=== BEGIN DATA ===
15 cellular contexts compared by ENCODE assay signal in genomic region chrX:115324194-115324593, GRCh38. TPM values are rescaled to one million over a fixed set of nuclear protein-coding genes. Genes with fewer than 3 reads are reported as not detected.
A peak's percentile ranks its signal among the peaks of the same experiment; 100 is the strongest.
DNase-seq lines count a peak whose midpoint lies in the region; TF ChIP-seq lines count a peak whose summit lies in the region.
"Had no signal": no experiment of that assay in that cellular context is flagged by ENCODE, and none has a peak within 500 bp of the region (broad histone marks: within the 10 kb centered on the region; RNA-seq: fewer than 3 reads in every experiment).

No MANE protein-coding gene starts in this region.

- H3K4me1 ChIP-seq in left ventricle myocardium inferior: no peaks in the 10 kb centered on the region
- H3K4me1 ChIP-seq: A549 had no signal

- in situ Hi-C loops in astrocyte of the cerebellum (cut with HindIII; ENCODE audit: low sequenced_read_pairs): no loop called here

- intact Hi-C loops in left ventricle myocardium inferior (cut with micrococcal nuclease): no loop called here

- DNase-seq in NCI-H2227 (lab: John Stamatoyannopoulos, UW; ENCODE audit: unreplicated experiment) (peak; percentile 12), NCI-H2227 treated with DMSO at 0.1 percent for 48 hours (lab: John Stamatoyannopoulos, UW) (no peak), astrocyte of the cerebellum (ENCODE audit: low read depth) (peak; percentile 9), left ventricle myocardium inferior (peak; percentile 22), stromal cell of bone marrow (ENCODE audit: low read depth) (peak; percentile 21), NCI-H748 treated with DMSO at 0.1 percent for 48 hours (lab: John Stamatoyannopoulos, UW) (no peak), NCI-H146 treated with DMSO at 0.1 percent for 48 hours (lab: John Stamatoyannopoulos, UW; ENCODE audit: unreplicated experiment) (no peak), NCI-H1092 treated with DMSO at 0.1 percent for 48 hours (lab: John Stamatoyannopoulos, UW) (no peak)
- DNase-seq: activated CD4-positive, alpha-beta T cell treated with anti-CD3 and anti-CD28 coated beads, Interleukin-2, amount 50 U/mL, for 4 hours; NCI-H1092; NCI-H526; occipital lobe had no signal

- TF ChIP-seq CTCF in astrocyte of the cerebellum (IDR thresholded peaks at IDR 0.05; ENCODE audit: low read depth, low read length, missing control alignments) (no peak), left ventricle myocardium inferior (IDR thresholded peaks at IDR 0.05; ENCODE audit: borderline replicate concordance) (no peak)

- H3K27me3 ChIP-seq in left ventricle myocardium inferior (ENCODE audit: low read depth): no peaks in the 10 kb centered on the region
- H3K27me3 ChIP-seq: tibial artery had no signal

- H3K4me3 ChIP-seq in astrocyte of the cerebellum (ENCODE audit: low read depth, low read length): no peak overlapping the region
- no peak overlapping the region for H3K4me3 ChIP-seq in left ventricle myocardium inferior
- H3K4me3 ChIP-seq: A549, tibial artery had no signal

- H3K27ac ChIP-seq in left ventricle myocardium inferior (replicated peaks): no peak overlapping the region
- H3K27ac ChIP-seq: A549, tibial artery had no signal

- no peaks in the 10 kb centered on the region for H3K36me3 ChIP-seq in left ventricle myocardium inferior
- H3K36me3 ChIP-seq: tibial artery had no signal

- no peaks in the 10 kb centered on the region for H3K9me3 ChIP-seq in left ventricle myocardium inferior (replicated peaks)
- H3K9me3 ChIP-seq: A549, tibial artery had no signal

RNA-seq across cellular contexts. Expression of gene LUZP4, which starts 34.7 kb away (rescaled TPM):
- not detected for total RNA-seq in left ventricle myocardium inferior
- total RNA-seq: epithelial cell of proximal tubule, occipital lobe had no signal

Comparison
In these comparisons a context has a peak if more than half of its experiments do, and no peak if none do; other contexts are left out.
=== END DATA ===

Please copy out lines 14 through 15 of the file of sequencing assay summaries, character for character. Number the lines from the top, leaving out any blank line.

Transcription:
- H3K27me3 ChIP-seq: tibial artery had no signal

- H3K4me3 ChIP-seq in astrocyte of the cerebellum (ENCODE audit: low read depth, low read length): no peak overlapping the region